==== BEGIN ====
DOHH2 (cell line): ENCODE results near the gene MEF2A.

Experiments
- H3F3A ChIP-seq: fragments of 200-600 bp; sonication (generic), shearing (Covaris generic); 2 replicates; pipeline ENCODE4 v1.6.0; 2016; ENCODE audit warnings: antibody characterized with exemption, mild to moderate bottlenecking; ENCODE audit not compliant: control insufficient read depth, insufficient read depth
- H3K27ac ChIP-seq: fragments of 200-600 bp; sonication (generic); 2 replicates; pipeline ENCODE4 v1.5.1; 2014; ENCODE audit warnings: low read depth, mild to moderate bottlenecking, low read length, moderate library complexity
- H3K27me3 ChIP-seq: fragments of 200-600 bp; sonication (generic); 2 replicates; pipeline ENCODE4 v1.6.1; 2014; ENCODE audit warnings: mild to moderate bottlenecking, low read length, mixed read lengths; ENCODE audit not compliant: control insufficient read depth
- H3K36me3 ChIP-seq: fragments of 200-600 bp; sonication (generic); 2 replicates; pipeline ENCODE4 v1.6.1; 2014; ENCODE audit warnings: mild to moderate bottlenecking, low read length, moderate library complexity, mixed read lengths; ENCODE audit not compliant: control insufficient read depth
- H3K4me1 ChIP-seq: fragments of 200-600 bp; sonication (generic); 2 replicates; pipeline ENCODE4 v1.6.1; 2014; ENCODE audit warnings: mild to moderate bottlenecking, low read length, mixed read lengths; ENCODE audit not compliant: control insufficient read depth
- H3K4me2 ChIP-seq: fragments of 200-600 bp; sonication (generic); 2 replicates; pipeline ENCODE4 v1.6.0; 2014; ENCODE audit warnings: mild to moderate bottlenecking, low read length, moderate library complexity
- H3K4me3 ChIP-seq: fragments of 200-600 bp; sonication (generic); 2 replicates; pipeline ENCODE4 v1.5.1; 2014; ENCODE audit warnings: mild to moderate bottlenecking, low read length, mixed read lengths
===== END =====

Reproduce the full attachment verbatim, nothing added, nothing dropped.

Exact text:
DOHH2 (cell line): ENCODE results near the gene MEF2A.

Experiments
- H3F3A ChIP-seq: fragments of 200-600 bp; sonication (generic), shearing (Covaris generic); 2 replicates; pipeline ENCODE4 v1.6.0; 2016; ENCODE audit warnings: antibody characterized with exemption, mild to moderate bottlenecking; ENCODE audit not compliant: control insufficient read depth, insufficient read depth
- H3K27ac ChIP-seq: fragments of 200-600 bp; sonication (generic); 2 replicates; pipeline ENCODE4 v1.5.1; 2014; ENCODE audit warnings: low read depth, mild to moderate bottlenecking, low read length, moderate library complexity
- H3K27me3 ChIP-seq: fragments of 200-600 bp; sonication (generic); 2 replicates; pipeline ENCODE4 v1.6.1; 2014; ENCODE audit warnings: mild to moderate bottlenecking, low read length, mixed read lengths; ENCODE audit not compliant: control insufficient read depth
- H3K36me3 ChIP-seq: fragments of 200-600 bp; sonication (generic); 2 replicates; pipeline ENCODE4 v1.6.1; 2014; ENCODE audit warnings: mild to moderate bottlenecking, low read length, moderate library complexity, mixed read lengths; ENCODE audit not compliant: control insufficient read depth
- H3K4me1 ChIP-seq: fragments of 200-600 bp; sonication (generic); 2 replicates; pipeline ENCODE4 v1.6.1; 2014; ENCODE audit warnings: mild to moderate bottlenecking, low read length, mixed read lengths; ENCODE audit not compliant: control insufficient read depth
- H3K4me2 ChIP-seq: fragments of 200-600 bp; sonication (generic); 2 replicates; pipeline ENCODE4 v1.6.0; 2014; ENCODE audit warnings: mild to moderate bottlenecking, low read length, moderate library complexity
- H3K4me3 ChIP-seq: fragments of 200-600 bp; sonication (generic); 2 replicates; pipeline ENCODE4 v1.5.1; 2014; ENCODE audit warnings: mild to moderate bottlenecking, low read length, mixed read lengths